I am importing some songs from [title of show] into my IPod. My laundry’s washing in my building basement. Some new, clean summer sheets are on a heap on my bed. (My old summer sheets ripped right in the middle. My colleague thinks it’s from getting too much action. I just thought it was a convenient excuse to indulge in new ones with a much-higher thread count.) Dishes are sitting in my sink. (My pre-war building doesn’t provide the amenities of post-war urban residences such as a dishwasher.) The new shower curtain — duck prints on clear fabric — I got from Delphinium Home lays on the floor, waiting to be installed. (It matches the duck prints on my toilet seat and my red rubber duckie perched on the tub.) My windows are open letting in the warm summer wind. It’s already kinda stifling (since this week’s supposed to be simmering) but I welcome the fresh air since I was feeling pretty dry after a night of crisp a/c air. (I need a humidifier.) The chores can wait. I am taking a break to enjoy the crackling wit and catchy snazzy melodies of my new fave musical. (I just bought the CD.)

It was the second time I saw the show 2 nights ago. (I had seen it during its original run a few months back.) The experience wasn’t any less satisfying. Hunter Bell and Jeff Bowen were as sharp and smart as ever. (Charles Isherwood of the NYTimes describes Jeff as “Chelsea-boyish” but it really is Hunter I have the hots for. My peculiar tastes seem to lust after this redhead. Then, again, I’ve always had a fascination for redheads. But I digress.) But my faves really are the 2 women, Heidi Blickenstaff and Susan Blackwell, who are just phenomenal. Heidi’s flawless jazzying and Susan’s delectably deadpan dry wit are just too irresistible. These women are the bomb (in gangsta talk as inspired by the song playing right now, “An Original Musical,” where Hunter plays a blank sheet of paper that talks in mothafucka and bee-otch slang to Jeff as he writes.)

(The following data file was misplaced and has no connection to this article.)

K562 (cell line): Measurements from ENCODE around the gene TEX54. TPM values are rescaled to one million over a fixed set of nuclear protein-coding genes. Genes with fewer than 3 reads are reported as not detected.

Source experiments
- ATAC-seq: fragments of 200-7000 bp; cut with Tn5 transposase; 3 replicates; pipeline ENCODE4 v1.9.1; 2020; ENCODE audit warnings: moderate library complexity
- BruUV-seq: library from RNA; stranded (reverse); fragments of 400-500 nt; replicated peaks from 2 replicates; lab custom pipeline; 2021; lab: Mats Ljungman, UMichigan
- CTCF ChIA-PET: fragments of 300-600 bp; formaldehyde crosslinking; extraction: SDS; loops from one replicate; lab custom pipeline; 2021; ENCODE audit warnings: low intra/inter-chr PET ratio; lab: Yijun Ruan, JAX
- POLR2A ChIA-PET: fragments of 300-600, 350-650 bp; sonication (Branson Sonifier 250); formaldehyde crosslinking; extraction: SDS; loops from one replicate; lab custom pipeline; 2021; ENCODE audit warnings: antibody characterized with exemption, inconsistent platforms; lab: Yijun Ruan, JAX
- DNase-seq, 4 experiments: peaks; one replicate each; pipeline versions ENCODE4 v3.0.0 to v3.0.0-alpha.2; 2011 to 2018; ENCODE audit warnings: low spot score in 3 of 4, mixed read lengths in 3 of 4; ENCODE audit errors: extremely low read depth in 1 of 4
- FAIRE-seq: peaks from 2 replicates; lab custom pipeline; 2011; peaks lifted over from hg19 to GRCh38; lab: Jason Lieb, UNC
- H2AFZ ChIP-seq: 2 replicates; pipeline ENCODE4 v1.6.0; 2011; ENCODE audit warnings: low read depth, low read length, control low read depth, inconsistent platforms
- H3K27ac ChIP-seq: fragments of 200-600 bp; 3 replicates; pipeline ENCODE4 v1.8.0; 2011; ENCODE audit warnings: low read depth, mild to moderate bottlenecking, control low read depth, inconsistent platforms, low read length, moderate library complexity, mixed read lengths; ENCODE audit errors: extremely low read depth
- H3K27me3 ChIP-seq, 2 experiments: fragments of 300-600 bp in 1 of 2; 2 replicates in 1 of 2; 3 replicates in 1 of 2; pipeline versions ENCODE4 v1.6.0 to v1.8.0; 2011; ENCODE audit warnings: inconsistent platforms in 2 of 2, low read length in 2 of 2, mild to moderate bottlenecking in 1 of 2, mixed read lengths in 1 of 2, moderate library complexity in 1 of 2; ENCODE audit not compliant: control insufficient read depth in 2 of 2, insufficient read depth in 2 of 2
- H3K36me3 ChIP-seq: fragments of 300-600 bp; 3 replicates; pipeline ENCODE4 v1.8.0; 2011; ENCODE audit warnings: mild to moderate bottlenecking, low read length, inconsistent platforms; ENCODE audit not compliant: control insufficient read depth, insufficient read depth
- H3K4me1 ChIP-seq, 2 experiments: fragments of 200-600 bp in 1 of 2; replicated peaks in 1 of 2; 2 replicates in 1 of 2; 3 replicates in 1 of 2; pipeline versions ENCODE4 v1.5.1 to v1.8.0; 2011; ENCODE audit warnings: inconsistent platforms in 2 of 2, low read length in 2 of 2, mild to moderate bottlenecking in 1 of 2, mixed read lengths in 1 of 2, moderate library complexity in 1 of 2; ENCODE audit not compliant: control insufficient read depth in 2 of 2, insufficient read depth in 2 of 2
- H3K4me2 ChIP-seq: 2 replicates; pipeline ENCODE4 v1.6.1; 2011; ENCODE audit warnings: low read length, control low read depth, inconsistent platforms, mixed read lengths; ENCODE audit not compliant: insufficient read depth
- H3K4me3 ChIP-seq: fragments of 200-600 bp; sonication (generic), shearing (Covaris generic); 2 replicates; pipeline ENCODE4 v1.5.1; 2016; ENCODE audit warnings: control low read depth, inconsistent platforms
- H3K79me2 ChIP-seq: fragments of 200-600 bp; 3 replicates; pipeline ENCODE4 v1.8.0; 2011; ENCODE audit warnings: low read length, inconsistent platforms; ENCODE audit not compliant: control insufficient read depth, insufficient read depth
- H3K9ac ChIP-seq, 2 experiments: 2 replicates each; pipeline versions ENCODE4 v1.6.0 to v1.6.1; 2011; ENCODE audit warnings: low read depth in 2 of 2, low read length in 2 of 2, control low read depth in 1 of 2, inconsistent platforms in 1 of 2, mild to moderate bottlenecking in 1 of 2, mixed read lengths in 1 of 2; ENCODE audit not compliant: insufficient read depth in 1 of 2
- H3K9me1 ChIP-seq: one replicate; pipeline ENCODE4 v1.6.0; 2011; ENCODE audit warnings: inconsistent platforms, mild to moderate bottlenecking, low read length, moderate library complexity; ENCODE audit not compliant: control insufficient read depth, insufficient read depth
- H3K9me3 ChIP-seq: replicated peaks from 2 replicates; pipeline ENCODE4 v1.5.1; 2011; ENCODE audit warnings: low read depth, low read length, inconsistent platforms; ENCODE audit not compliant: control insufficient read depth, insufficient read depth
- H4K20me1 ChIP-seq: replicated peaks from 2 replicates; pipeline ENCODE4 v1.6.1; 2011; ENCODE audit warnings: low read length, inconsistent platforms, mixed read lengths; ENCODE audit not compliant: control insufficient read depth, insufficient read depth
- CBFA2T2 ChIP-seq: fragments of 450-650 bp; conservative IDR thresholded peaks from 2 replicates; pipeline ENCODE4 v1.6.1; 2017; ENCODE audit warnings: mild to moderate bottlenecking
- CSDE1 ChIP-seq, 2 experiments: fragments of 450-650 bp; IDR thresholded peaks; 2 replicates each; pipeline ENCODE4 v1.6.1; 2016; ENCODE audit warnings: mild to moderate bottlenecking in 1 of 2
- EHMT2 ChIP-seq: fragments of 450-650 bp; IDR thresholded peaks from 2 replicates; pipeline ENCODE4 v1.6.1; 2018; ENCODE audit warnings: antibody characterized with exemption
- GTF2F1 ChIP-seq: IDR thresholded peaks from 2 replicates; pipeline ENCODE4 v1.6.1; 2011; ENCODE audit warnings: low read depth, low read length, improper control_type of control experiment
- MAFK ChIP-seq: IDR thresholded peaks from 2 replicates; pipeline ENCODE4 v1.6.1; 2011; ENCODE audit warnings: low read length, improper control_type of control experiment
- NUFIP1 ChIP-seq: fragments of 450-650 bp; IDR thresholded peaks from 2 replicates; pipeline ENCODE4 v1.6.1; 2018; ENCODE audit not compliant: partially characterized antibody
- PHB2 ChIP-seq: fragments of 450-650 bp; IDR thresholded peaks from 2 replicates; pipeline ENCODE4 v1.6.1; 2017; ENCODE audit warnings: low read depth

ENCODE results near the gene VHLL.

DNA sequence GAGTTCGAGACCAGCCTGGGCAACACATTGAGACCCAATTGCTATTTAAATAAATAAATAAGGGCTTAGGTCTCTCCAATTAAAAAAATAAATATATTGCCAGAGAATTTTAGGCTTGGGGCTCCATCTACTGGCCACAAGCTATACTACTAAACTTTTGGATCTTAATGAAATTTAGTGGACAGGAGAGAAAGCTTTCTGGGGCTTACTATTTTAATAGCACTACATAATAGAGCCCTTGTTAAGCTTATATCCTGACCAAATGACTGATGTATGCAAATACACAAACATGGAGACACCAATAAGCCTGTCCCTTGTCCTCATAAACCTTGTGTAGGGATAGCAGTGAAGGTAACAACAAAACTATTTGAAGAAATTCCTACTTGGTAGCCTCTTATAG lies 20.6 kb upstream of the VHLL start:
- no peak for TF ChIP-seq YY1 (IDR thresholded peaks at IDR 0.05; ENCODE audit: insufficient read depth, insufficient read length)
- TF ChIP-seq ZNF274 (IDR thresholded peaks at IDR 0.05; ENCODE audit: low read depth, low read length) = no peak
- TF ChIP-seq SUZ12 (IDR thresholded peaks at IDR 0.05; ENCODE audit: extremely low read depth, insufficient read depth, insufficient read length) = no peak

This show is about a pair of writers doing a show and making that the show in itself. It may not be groundbreaking (since this genre of postmetaparody began with Urinetown) but I think it is the wittiest so far. The crux of my claim to this conceit lays in the title — or the lack of it. As they mull over one for their submission to the NY Theaterfest (which was where this all began), they decide against all the hokiness and insist on the paradox of leaving the line blank and co-opting what was on that box on the form.

After all, it is hard to capture any experience in so few words. Labels are limiting and there is always that fear in attaching the wrong symbol to the right object.

I saw the show because Tim got tickets. Tim is this guy I’ve been seeing for almost 4 months now. He’s a 40-year-old actor from South Carolina. (After a disastrous dating stint with an actor who was raised Baptist in West Virginia, I thought I would’ve already learned.) A music graduate from Furman (whom he dismissively calls Southern Ivy League) with a graduate degree from Florida State, he taught in Atlanta for so many years before moving to NY to pursue an acting career. (He is currently working on 2 OffBway shows.)